When we try to stop drinking and using, this identity needs to change. But change doesn’t come easily. In the beginning, we see ourselves as addicts trying not to use. We still identify as addicts. We’re trying not to use, but we know that the definition of an addict is someone who uses. So we don’t really believe we can stop. We tell ourselves (and anyone else who asks) that we can. But deep down, we don’t believe it because we are addicts and that’s what addicts do. It doesn’t help if we’ve been through the justice system a few times and had cops, judges, and probation officers reinforce that belief, or if our families have given up on us in frustration.

How do we change who we believe we are? It’s a paradox. We change our identity by living differently, and by associating with other people who have changed their identity. But that means we have to live differently and associate with different people, which we don’t believe we can do.

This is where the Twelve Step programs really excel. They take a two-pronged approach. In the short term, you show up at meetings and don’t drink or use no matter what. Anyone can do that for one day, right? So you do it today. And tomorrow you do it again. In the beginning, this simply takes stubbornness and the support of encouraging people.

But there’s only so long we can do this if nothing changes. Eventually, something in our lives becomes overwhelming, and we only have one tool for dealing with it. We may last a week or a year. But eventually, we go back to drinking and using because it’s the only solution we have.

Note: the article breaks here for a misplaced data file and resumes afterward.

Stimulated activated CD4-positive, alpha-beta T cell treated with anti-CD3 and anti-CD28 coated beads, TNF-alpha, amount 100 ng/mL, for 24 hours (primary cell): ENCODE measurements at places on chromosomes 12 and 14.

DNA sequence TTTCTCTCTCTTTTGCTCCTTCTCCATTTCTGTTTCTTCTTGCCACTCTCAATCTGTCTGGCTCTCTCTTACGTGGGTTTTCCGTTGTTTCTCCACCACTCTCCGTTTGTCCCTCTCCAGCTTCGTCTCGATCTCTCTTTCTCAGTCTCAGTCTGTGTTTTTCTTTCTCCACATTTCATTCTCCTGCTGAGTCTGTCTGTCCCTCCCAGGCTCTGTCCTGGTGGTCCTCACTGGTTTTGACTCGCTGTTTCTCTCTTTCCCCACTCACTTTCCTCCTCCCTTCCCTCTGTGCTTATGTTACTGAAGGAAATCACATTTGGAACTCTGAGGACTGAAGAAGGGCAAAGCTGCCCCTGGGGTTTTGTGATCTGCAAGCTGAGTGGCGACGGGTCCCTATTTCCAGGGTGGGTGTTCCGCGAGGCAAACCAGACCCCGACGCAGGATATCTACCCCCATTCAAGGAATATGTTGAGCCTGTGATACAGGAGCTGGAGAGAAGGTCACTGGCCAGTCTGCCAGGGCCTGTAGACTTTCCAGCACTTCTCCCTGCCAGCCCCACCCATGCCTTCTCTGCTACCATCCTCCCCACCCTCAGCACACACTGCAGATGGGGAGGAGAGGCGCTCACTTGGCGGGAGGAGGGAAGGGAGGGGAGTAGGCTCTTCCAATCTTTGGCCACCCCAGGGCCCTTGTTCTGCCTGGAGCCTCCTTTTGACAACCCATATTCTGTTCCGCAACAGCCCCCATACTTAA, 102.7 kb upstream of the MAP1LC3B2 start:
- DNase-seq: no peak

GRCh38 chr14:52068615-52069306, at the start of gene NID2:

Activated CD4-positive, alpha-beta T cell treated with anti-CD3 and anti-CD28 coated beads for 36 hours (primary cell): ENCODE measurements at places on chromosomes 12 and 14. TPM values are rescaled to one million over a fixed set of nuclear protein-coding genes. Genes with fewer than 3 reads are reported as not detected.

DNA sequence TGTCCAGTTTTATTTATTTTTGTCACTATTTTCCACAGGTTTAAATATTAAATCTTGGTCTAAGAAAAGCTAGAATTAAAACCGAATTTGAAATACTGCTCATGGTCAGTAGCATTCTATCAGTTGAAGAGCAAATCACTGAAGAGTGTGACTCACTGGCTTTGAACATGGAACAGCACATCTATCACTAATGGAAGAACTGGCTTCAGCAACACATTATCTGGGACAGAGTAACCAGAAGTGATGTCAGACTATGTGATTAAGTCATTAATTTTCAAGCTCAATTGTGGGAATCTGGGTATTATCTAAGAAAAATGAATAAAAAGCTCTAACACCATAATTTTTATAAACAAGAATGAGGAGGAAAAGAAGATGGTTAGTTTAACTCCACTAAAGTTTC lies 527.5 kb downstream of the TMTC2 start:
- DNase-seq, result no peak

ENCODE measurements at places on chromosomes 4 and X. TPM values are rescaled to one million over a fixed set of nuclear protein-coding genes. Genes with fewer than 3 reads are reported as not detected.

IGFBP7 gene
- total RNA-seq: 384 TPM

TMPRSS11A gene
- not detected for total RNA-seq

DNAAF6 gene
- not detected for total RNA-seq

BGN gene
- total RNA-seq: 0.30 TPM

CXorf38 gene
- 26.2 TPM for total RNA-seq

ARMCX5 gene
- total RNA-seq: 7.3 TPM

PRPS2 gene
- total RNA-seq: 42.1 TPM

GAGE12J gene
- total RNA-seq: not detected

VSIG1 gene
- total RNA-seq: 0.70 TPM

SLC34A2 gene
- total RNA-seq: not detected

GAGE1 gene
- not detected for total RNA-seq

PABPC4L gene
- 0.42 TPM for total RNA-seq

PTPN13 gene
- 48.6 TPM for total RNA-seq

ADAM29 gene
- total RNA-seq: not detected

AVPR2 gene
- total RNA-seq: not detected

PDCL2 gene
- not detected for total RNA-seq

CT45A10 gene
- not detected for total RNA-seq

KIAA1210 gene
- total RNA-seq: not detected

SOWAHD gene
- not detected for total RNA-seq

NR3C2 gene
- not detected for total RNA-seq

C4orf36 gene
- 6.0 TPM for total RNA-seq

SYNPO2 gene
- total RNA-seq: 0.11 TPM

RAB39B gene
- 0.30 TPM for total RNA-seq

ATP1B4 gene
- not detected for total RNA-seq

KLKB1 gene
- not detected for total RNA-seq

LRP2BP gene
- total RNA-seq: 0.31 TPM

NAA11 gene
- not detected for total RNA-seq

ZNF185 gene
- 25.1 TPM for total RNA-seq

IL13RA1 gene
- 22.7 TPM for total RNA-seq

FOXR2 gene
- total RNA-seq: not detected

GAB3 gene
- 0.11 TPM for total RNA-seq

So while we’re stubbornly not using today, we begin doing the program of recovery. We learn tools for dealing with conflict and uncomfortable emotions. We learn new habits like connecting with other people in recovery, talking on the phone between meetings, and taking small steps toward risking trust in them. As we do this, we discover that not using becomes easier each day. We gain more tools in our toolbox. We find other ways to cope with the challenges of life.

As we’re doing this, we also begin to realize that we’re not just addicts trying not to use today. We have become addicts in recovery. And addicts in recovery don’t use.

There are practical ways we can support this change in identity. Perhaps most importantly, we take note of our clean date (our our sobriety date), and we hang on to it. Mine is May 12, 1985. There have been several times over the years that just knowing I would have to give up that date has motivated me to ask for help when I was in danger of relapsing.

We connect with people who are also in recovery, and we build relationships with them. We get to know them, and we let them get to know us. They will see our attitude changing for the worse before we do, and they can warn us that we’re not doing the things we should in order to stay in recovery.

And we become members of a group of recovering people. This is important. When we feel connected to a group, that group membership influences who we think we are, just as belonging to a political party or a church do for “normal” people.

And we begin to share our experience with others. This reminds us of where we come from and how we’re different today. My first sponsor told me that if I have 30 days clean, I have something to share with the person who only has one day clean. (It’s so easy to forget that when I had one day clean, 30 days seemed impossible!)

These are the basics of living a life free of active addiction. There are more tools, and we gain more experience, but these basics will take us well into recovery. And as we do, we probably won’t even notice that our self-identity is changing. But it is. We are ceasing to be addicts trying not to use, and becoming addicts in recovery. We are giving up a hopeless state of mind and beginning to live in hope.

But we don’t just live in hope, we become symbols of hope for those who still struggle. When we realize that, our new identity has fully taken hold.